I’ve been meaning to get this post up earlier as the last tomatoes are being harvested from the garden. The growing season is almost over and I have been saving seeds from my various beans, squash and of course, tomatoes for next year. Saving seeds is a path towards self-sufficiency and gives you the power to control your food supply. Stored properly in a cool, dry place, seeds will last up to 5 years with the first 2 years being most viable. Heirloom seeds will produce fruit like the parents that it came from. Using saved seeds from year to year will also produce stronger plants as it adapts to your growing environment. Imagine eating a tomato that tastes exactly the same as it did generations, even centuries ago?
Now I must confess that I didn’t grow these. They were fresh picked at the Farmer’s Market. I saw them, and had to have them for next year.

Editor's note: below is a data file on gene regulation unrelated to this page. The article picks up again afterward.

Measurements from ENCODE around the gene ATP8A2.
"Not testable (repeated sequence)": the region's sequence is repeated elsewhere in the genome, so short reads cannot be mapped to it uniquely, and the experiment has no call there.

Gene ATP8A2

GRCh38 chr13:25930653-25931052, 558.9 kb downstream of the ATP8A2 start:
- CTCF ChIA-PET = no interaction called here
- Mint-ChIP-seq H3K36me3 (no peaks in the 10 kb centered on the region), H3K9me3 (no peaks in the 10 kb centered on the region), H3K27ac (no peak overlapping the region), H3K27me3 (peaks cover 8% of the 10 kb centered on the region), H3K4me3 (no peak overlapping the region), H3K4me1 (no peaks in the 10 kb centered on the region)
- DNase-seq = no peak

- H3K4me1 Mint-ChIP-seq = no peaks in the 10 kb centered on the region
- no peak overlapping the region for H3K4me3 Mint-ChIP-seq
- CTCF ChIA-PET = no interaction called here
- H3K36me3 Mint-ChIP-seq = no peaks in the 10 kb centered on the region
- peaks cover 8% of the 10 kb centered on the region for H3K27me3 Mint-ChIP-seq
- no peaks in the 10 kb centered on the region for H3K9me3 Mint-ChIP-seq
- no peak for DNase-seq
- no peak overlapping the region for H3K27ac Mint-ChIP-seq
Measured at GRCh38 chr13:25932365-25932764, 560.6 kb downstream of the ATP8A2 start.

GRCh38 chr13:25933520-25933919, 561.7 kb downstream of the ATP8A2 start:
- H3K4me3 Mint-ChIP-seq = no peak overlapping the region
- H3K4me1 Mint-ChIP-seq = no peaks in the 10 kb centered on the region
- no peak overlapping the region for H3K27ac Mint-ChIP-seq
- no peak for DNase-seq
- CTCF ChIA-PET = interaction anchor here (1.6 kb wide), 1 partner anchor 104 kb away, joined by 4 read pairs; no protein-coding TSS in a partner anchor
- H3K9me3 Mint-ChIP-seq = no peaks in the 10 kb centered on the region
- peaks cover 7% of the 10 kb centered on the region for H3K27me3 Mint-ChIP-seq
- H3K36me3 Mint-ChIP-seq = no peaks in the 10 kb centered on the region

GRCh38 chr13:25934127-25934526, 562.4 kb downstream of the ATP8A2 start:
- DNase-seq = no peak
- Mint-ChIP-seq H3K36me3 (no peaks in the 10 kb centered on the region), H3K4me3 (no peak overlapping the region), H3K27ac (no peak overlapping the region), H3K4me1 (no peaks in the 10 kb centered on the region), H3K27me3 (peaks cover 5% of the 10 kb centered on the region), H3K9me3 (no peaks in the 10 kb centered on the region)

Choose the best and healthiest tomatoes.
Squeeze the seeds into a cup with a bit of water.
Squeeze it all out, the growth-inhibiting jelly will eventually break up during fermentation.
Aren’t all these colours oh so pretty?
Let it stand in a warm place and ferment for a few days, until you see a white mold growing. But watch it doesn’t soak too long or the seeds will start to germinate in the water. Be sure to label your seeds because you will forget.
Give it a stir to separate the seeds. Good ones will sink to the bottom, while bad seeds will float. Add water, stir and pour off debris. Repeat until the water is clear, and you are left with clean seeds. Dry on a plate. Make sure seeds are completely dry before storing.
It’s hard to photograph a tray of seeds on the floor without Henry moving in…“I’m watching you! Get your snout outta there…”
I’ve saved over 1,000 San Marzano tomato seeds for next year’s sauce…“OUT! get OUT!”
“OUT! get OUT!”
Angry eyes and back talk. At 3 months, he’s starting to act like a teenager, “Naughty boy, don’t be such a pig!”
“I don’t care how much you froth & foam, there is NOTHING here for you!”